GM recalls nearly 900 vehicles with Takata air bag inflators, blames manufacturing problem
The Center for Auto Safety is the nation’s premier independent, member driven, non-profit consumer advocacy organization dedicated to improving vehicle safety, quality, and fuel economy on behalf of all drivers, passengers, and pedestrians.
Michael Brooks, executive director of the nonprofit Center for Auto Safety, said GM and NHTSA are leaving drivers to worry about what air bag inflators their vehicles have and whether they are safe to drive. “It’s kind of absurd that we’re left in the dark about what’s in our vehicles due to confidentiality provisions” granted to automakers, Brooks said.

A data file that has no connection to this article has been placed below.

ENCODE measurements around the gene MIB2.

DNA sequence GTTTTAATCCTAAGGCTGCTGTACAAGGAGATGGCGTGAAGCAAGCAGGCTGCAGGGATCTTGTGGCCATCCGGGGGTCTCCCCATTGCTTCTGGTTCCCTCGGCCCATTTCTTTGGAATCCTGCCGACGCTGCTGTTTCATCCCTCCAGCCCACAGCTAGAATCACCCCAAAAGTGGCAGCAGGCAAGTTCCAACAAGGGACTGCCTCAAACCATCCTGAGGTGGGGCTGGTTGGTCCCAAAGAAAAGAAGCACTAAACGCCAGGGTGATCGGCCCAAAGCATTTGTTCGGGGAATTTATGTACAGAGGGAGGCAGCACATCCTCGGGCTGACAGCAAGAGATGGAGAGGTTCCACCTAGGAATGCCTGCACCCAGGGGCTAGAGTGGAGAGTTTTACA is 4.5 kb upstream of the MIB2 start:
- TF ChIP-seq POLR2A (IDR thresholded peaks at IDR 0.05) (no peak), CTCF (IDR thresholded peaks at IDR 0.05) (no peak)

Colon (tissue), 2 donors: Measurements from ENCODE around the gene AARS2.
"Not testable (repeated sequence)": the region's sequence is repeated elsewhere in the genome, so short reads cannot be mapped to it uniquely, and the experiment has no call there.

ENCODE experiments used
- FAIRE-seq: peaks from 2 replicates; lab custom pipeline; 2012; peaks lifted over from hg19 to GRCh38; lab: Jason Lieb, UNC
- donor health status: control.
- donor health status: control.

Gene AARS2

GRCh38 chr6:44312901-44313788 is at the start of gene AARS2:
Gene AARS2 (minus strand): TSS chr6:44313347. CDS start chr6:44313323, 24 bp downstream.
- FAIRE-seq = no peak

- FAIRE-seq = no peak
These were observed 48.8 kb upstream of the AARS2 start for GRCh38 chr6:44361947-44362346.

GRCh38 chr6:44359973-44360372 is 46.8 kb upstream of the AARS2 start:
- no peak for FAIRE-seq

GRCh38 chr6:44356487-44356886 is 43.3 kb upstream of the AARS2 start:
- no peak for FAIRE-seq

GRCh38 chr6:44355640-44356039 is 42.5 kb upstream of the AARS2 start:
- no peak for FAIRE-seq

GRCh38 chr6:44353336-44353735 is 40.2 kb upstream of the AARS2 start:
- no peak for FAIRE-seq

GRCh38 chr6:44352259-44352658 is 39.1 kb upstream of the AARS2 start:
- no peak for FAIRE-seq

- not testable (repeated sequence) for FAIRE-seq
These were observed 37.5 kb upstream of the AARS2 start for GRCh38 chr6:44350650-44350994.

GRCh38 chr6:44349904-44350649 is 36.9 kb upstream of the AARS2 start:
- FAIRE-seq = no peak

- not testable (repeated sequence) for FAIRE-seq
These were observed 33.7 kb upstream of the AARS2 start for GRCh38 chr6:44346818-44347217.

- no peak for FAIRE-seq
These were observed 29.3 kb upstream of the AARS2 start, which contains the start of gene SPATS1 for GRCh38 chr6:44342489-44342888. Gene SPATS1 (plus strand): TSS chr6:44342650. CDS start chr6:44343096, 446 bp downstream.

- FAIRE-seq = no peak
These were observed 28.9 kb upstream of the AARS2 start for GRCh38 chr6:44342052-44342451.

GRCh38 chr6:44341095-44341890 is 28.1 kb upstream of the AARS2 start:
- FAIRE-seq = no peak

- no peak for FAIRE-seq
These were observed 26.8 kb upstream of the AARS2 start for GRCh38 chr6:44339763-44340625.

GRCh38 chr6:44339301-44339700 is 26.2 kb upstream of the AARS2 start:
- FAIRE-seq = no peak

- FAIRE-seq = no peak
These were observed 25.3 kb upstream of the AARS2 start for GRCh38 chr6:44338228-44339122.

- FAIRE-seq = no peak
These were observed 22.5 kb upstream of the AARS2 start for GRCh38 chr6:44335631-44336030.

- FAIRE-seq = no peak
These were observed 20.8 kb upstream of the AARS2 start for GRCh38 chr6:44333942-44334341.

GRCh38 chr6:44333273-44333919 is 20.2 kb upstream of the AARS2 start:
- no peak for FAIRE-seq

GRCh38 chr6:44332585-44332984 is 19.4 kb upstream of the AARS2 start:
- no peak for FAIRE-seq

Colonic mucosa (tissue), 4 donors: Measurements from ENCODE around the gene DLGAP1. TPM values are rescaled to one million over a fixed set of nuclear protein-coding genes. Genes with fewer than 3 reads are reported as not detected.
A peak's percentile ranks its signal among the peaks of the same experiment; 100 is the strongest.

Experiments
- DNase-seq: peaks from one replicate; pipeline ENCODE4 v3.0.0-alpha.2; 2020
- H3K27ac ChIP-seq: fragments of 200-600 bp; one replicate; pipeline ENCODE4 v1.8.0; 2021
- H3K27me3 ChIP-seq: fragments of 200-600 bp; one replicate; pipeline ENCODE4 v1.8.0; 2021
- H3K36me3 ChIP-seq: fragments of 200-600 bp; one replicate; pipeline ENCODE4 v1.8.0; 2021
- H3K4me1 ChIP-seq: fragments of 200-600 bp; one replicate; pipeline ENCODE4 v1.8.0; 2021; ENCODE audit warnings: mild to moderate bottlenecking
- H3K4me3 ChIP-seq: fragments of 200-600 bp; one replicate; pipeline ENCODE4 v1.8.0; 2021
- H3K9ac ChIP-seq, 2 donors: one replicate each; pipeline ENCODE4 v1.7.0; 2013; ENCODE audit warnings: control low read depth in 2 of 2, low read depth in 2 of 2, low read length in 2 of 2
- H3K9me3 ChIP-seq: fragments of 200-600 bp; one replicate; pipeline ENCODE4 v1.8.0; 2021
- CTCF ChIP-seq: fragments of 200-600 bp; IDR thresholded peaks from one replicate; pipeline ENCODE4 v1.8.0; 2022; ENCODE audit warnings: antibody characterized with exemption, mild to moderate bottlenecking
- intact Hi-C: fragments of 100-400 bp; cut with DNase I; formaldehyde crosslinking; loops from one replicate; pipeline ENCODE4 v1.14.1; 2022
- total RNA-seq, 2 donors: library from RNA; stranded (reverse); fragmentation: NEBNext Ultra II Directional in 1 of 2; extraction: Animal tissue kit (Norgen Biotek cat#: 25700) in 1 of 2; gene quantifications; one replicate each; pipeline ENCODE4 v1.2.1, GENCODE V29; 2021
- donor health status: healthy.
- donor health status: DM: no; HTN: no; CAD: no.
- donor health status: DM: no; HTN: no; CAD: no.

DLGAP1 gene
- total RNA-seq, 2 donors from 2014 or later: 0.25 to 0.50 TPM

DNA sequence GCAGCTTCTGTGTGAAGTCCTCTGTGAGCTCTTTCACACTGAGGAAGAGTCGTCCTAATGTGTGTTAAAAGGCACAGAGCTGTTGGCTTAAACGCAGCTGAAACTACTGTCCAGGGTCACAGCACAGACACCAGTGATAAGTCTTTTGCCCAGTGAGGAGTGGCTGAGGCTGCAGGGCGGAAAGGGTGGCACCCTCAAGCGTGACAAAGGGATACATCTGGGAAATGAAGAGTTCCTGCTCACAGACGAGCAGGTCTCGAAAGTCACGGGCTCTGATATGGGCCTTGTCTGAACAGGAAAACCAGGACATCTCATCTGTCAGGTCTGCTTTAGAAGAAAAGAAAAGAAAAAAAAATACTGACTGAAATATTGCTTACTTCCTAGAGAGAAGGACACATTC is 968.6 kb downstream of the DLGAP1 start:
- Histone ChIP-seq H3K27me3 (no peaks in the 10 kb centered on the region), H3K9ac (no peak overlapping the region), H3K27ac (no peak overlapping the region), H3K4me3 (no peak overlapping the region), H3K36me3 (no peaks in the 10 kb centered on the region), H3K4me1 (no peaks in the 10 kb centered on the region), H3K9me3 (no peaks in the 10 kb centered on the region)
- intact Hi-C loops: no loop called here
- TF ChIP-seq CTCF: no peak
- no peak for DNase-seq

By Tom Krisher, AP Auto writer
August 1, 2023
General Motors is recalling nearly 900 vehicles in the U.S. and Canada with Takata air bag inflators that could explode and hurl shrapnel in a crash.
The recall covers certain Chevrolet Camaro, Sonic and Volt vehicles as well as the Buick Verano, all from the 2013 model year. Some 2013 Chevrolet Trax versions in Canada also are included.
The company says in documents posted Tuesday by the U.S. National Highway Traffic Safety Administration that the driver’s front air bag inflator can explode in a crash due to a manufacturing defect.
The inflators are among a group made by Takata that is under investigation by the agency but has not previously been recalled.
Takata used volatile ammonium nitrate to create a small explosion to inflate air bags in a crash. But the chemical can deteriorate over time and explode with too much force, blowing apart a metal canister and spewing shrapnel.
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